I LOVE it when real people get in the way of politicians’ plans. Unless you have been on a very long vacation or involved in a pilot series of ‘Big Brother – the space-station edition’, you will be aware that France and Holland decided to reject the European Constitution.
The politicians tell us that the French and Dutch voters weren’t reflecting their thoughts on the Constitution; they were demonstrating against local political matters. Whether they are right or wrong – and I have a very strong suspicion they are completely aware that they are misinterpreting the results – the twin rejections have cast a very dark cloud over the Eurozone and struck a damaging blow to the euro.
The votes came at a time when the US dollar had finally shown signs of strength after three years of decline and the effect was to push the US dollar down to http://www..81 against the pound and http://www..2150 against the euro. Just a month before the French and Dutch votes, these currency pairs had been flying high but the rates had fallen from http://www..3124 on EURUSD and http://www..9218 on GBPUSD. However, the acceleration after the referendum results had been announced was as impressive as it was costly for those with US dollars to buy.
The dollar’s recovery had been prompted by stronger US employment growth and a sudden and unexpected fall in the size of the US trade deficit. A $55 billion hole in America’s finances would have been a problem at one time but, compared to the worst figure of $61.7 billion, it looks almost manageable. This added to the feeling that US interest rates, already higher yielding than the 2.0 per cent available in Europe, were certain to rise throughout the remainder of 2005. This sentiment however, has been doused in cold water in recent days as the Federal Reserve has been far more cautious in its language; leaving traders to conclude that, rather than US interest rates rising strongly as previously thought, there is a strong chance that US rates may ease higher, level off or even decline before the end of 2005. Certainly the US Bond markets are factoring in lower base rates into 2006.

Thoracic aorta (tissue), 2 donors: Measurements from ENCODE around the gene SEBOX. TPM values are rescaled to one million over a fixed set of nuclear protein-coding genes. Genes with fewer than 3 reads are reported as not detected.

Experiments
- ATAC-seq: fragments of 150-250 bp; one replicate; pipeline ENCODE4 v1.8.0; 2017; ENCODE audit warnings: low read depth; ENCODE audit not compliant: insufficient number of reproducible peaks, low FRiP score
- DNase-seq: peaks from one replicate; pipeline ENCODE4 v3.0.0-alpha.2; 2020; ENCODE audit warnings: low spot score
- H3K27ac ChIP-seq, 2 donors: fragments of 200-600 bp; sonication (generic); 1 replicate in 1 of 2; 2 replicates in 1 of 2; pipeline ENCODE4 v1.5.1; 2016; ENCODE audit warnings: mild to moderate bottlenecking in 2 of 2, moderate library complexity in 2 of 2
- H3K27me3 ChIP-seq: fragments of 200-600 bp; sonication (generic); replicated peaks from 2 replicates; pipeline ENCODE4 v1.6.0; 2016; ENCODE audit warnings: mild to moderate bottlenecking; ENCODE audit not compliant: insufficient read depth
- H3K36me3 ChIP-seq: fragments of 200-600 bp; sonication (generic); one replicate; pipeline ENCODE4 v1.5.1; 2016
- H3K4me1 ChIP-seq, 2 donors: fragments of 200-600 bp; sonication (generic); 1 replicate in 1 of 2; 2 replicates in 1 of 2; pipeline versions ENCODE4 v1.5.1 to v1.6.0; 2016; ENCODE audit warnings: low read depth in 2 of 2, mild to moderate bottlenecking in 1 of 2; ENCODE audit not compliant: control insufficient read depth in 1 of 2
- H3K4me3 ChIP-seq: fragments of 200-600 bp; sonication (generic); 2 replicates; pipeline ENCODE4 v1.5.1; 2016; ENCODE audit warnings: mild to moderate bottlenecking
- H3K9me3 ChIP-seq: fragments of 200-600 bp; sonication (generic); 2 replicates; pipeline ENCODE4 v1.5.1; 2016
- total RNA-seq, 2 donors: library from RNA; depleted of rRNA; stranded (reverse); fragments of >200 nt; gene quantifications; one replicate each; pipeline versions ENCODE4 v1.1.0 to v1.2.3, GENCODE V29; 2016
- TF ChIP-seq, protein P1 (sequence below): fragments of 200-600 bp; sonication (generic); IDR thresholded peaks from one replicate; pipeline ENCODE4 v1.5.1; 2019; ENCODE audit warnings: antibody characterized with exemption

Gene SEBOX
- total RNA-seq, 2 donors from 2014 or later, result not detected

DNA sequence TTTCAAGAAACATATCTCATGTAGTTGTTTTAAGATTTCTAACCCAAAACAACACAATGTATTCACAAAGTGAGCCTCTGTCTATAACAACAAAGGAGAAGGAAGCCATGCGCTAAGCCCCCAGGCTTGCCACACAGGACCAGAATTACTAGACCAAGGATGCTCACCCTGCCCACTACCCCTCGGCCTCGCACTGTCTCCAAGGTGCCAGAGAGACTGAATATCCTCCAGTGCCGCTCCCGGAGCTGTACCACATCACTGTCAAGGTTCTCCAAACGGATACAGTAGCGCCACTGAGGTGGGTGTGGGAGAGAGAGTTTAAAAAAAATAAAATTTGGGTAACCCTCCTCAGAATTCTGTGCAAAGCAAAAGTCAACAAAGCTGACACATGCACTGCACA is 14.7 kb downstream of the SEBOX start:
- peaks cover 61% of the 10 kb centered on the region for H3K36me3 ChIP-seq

Nevertheless, the dollar is still looking attractive as the most liquid and most widely traded currency in the world, leaving the pound to bob around in the forex Ocean like a discarded buoyancy aid – floundering in the wash between the rhetoric from EU leaders and US traders’ enthusiasm for the dollar.
The GBPEUR rate has risen as pessimism about the European economy has driven funds from the euro into the dollar and sterling. The Eurozone interest rate has stayed at two per cent for over two years much to the annoyance of the Germans and French; who are facing record unemployment; and Italy with a recession on their hands. All three countries would love to borrow more, spend more and drop interest rates to stimulate growth. They can’t of course as the Stability Pact rules restrict the ability of individual nation states to manage such things unilaterally. Growth is slow in many Eurozone countries and exports are down, so it is not surprising that the first murmurings are being heard of withdrawal from the euro. Is this the mythical ‘Plan B’ that wasn’t supposed to exist?
The coming months are going to be very hectic for the euro as referendums on the proposed constitution are either cancelled, or go ahead in the glare of the world’s media, accompanied by huge amounts of pressure from the EU hierarchy to reach the right (Yes) conclusion. The more concern that is voiced over the European project in general, and the more that withdrawal is mooted, the more intense the pressure will be on the five year old currency. Against this background, the dollar and pound are holding firm and with EU interest rates under pressure to fall, it is likely that the direction for GBPEUR is upward and that the direction for EURUSD is down.